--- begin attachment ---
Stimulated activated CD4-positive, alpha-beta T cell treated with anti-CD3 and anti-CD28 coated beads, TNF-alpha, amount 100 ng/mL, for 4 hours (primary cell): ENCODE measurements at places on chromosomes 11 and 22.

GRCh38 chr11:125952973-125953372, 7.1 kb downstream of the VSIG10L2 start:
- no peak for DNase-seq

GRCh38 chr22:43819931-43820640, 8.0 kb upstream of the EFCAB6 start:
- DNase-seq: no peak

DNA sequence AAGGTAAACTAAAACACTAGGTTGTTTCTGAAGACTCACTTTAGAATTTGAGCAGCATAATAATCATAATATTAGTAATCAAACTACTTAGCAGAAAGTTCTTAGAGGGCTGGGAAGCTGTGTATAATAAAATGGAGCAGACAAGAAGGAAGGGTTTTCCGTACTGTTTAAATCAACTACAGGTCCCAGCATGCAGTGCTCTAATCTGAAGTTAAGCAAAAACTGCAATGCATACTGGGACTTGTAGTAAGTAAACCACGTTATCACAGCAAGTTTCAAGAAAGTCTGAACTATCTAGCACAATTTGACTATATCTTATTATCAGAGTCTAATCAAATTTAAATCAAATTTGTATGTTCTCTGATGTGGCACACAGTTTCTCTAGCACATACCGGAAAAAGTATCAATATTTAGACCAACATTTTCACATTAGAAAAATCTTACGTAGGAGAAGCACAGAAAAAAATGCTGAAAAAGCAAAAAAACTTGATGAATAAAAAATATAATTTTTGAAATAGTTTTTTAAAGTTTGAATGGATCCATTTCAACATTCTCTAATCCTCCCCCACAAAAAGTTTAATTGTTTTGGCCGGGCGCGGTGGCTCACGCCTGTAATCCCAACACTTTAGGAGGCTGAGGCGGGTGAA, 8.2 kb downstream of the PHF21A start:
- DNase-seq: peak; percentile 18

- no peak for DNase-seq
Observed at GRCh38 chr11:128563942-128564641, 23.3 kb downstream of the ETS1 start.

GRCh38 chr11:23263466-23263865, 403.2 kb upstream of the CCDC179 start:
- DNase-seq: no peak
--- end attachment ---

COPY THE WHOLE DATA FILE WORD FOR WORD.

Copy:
Stimulated activated CD4-positive, alpha-beta T cell treated with anti-CD3 and anti-CD28 coated beads, TNF-alpha, amount 100 ng/mL, for 4 hours (primary cell): ENCODE measurements at places on chromosomes 11 and 22.

GRCh38 chr11:125952973-125953372, 7.1 kb downstream of the VSIG10L2 start:
- no peak for DNase-seq

GRCh38 chr22:43819931-43820640, 8.0 kb upstream of the EFCAB6 start:
- DNase-seq: no peak

DNA sequence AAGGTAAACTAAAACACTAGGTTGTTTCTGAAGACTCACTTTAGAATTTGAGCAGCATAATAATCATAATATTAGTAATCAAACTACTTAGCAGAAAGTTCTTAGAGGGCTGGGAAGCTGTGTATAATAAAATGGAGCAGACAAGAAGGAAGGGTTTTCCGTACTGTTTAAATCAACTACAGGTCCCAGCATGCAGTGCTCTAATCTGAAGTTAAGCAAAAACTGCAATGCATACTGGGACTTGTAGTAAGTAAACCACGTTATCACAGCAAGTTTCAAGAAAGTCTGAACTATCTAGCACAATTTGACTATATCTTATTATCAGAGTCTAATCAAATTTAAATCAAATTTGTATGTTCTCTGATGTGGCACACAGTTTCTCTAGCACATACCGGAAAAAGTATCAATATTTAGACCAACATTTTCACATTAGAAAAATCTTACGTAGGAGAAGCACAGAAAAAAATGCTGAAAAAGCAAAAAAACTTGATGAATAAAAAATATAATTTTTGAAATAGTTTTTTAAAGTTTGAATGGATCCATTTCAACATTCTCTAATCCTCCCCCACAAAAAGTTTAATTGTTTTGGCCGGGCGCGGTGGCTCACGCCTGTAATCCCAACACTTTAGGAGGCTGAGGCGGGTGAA, 8.2 kb downstream of the PHF21A start:
- DNase-seq: peak; percentile 18

- no peak for DNase-seq
Observed at GRCh38 chr11:128563942-128564641, 23.3 kb downstream of the ETS1 start.

GRCh38 chr11:23263466-23263865, 403.2 kb upstream of the CCDC179 start:
- DNase-seq: no peak